• Watched the first episode of Beyblade Burst God. Seeing Aoi lose his first fight (that's not a serious spoiler) is a bit of a unique approach to typical shounen hobby anime, but after he's already got one full series worth of experience, the plot development feels a bit odd. Furthermore, it feels to me oddly like Aoi constructs his Shin Valkyrie bey specifically to defeat just one opponent rather than to upgrade the toy.

                The first episode of Makeruna!! Aku no Gundan! feels very much like a version of Keroro Gunso for young children.

                I'm a bit conflicted over the final episode of Kobayashi's Maid Dragon. The amount of sentimentality in the episode makes it particularly suitable as a series finale, but in terms of story content it feels like an episode that would have had more impact had it occurred around the middle or late middle of the series.

                I really can'’t tell whether the first episode of Sagrada Reset is something like Nerawareta Gakuen that has a great reputation but is actually very pretentious rather than very good, or whether future episodes will flesh it out. Ironically the episode is heavy on exposition yet says practically nothing. I’'m unclear on whether class president Sumire Sora wants to selfishly exploit Misora Haruki's time reset ability or whether she philanthropically wants to psychologically “help” Misora, even though I see no evidence that Misora wants or even needs “help.” The fact that Misora isn'’t outgoing happiness and glitter all the time doesn'’t mean that she’'s in need of psychological intervention. Furthermore, even with the blunt exposition, I’'m still not clear on how Misora'’s power works. The explanation provided between Misora & Kei is that Misora doesn'’t “erase time.” She simply “reconstructs the world of the past.” But in that case, every time she uses her power, the entire city would suffer a memory loss of one to three days. The town isn'’t going back in time to repeat April 6; the events of April 6 are repeating on April 7 without anyone’'s conscious awareness, meaning that everyone in town would be conscious of the events that occurred on April 5 and on April 7, but they'’d all have a 24-hour gap in their memory about what occurred on the 6th. I can’'t even fathom how a functioning modern community would sustain itself if, periodically, spans of 24-72 hours mysteriously vanished while the world outside of the town continued normally.

                I don'’t know whether I have the determination to stick with watching Boruto, but it does serve as a nice jumping-on point. The first episode is very nicely animated, with the early scene of Boruto'’s free running being a stand-out sequence.

                I’'m conflicted over the first episode of Busou Shoujo Machiavellism. I appreciate the extended martial arts battle scene with its traces of technique and focus on detail. But there'’s little else to the episode that I find exceptional or very entertaining.

                Watched Nobunaga no Shinobi episodes 25-27. I remain a bit disappointed that despite the title, the show mostly isn't about Chidori. It's simply an animated history lesson in which Chidori is one supporting character. At least episode 27, the first episode of season 2, is the funniest episode in several weeks because this episode does concentrate primarily on Chidori.

                Evidently Clockwork Planet is trying to compete with Souryo to Majiwaru Shikiyoku no Yoru ni for the title of worst animated new anime series of this season. Regrettably, this show is just bad. The scenario is vaguely unique and somewhat interesting, albeit a bit indebted to prior titles like Unbreakable Machine Doll and Saber Marionette. But the character design art lacks proportions, frequently slips off model, and frequently just looks sloppy. Furthermore, the crispness and sharpness of the line art design on certain characters makes characters in different shots appear as if they were animated by different animation teams, almost as if the characters came from entirely different animation productions. The story development is stiff and frustratingly cliché. The animation quality, especially during the show'’s introductory action scene that’'s intended to set the stage for the rest of the show, is laughably bad.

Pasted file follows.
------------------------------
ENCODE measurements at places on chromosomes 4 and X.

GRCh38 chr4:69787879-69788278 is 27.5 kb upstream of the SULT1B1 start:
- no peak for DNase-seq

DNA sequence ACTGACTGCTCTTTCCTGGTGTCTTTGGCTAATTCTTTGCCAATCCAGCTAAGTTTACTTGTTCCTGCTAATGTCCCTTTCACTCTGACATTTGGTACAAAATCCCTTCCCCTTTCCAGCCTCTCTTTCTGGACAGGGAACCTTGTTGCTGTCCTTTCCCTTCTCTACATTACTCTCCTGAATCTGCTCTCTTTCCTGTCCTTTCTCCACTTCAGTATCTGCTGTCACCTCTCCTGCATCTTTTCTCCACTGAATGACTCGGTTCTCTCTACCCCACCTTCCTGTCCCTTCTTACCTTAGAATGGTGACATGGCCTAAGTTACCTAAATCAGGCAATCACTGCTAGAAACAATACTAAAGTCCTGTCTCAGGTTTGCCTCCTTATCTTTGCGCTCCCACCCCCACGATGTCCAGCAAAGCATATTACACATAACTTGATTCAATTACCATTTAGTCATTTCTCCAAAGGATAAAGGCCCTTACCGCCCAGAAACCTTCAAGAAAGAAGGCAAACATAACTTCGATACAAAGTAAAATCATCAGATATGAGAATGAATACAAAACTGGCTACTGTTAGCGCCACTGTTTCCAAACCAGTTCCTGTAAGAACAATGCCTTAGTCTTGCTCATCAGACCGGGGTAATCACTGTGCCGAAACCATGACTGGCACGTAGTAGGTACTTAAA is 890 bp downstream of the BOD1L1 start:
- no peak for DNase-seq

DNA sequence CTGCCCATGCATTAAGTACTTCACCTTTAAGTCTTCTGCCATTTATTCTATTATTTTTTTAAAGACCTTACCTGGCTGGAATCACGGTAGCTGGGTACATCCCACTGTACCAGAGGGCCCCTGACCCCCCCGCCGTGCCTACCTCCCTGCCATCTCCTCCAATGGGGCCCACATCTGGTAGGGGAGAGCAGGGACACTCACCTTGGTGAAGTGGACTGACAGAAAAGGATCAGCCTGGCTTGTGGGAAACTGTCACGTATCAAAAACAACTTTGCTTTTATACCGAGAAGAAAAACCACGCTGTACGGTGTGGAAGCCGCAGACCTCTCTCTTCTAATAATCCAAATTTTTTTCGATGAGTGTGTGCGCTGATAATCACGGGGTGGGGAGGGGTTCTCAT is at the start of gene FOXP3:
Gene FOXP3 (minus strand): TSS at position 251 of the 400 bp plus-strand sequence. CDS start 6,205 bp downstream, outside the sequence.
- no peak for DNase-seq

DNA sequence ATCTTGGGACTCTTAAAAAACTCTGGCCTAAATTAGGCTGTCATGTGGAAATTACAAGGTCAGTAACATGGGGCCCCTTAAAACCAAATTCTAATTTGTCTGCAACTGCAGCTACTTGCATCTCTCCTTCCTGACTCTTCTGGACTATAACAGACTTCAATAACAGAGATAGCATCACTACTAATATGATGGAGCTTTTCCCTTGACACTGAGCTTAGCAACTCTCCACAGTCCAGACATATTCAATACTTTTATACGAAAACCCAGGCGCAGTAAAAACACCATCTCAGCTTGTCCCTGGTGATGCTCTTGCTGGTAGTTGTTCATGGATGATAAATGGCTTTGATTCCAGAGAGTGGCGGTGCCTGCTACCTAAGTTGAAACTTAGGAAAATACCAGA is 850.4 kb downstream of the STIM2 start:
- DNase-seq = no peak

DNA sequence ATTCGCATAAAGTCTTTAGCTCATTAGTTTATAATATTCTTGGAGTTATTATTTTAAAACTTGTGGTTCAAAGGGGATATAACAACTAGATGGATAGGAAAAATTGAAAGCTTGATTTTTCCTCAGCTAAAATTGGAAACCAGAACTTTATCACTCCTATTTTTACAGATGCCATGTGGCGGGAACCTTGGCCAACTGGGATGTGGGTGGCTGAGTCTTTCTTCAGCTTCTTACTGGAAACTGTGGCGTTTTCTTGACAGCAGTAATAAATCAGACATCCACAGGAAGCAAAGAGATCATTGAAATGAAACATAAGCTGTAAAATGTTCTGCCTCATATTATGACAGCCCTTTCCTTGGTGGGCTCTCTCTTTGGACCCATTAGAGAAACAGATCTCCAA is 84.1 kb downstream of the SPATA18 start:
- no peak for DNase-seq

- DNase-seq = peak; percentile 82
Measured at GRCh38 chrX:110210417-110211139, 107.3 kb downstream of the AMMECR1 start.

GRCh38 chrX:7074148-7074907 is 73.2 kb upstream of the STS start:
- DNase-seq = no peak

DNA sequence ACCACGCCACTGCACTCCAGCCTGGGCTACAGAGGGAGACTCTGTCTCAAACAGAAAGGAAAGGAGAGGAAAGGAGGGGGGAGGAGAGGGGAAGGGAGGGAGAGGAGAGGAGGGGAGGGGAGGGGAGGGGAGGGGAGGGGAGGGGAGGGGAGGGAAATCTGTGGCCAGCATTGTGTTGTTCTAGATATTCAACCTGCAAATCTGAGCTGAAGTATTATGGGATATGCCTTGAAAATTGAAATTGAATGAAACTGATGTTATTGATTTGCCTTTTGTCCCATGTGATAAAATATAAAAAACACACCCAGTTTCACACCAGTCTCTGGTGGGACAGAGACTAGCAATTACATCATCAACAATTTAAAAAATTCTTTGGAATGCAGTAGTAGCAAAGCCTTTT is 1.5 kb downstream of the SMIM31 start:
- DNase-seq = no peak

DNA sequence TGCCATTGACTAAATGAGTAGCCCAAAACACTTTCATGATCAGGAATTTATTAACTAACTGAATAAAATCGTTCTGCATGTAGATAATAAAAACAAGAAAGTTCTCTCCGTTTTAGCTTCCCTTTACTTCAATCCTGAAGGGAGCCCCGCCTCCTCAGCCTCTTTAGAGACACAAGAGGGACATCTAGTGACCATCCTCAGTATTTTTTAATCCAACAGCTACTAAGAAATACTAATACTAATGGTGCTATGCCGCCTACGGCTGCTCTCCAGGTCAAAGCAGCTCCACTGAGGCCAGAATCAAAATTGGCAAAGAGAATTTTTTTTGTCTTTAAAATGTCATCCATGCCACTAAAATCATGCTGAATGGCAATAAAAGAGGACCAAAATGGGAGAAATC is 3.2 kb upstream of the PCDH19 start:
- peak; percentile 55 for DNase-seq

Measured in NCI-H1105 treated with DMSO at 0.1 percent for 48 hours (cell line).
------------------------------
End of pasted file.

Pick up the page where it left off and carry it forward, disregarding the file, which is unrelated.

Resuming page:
I got more and less from the first episode of Renai Boukun than I expected. The first episode unfolds at a breakneck pace, literally introducing new plot twists as frequently as other comedy anime crack jokes. There’'s enough plot development in the first episode of this show alone to satisfy an entire season of most other romantic comedy anime. But the plot thickens so briskly that the episode leaves no time for characterization, and no time for any of the plot developments to sink in. All of the characters are one-note parodies. They'’re so two-dimensional that they don'’t even seem to have more than one emotion per character. Ultimately, the show comes across like a bad parody instead of the beginning of an ongoing program.

                The first episode of original romance anime Tsuki ga Kirei surprised me because it appears to be a straightforward romance story with no gimmick. I didn'’t think anime could even support straightforward romance stories lacking in some sort of gimmicky angle like a supernatural component, time-travel, robots, homosexuality, cross-dressing, or at least mismatching physical attributes. The show is beautiful looking, notwithstanding some disappointingly noticeable CG. But it’s also so mild-mannered and subdued that it dangerously approaches being boring.

                The first two episodes of Berserk season 2 continue to remix the original manga narrative, but in both storytelling and production design, this season looks and feels like what last year's first season should have been.

                Honestly, I don't even know what to say about the first episode of Love Kome - We Love Rice.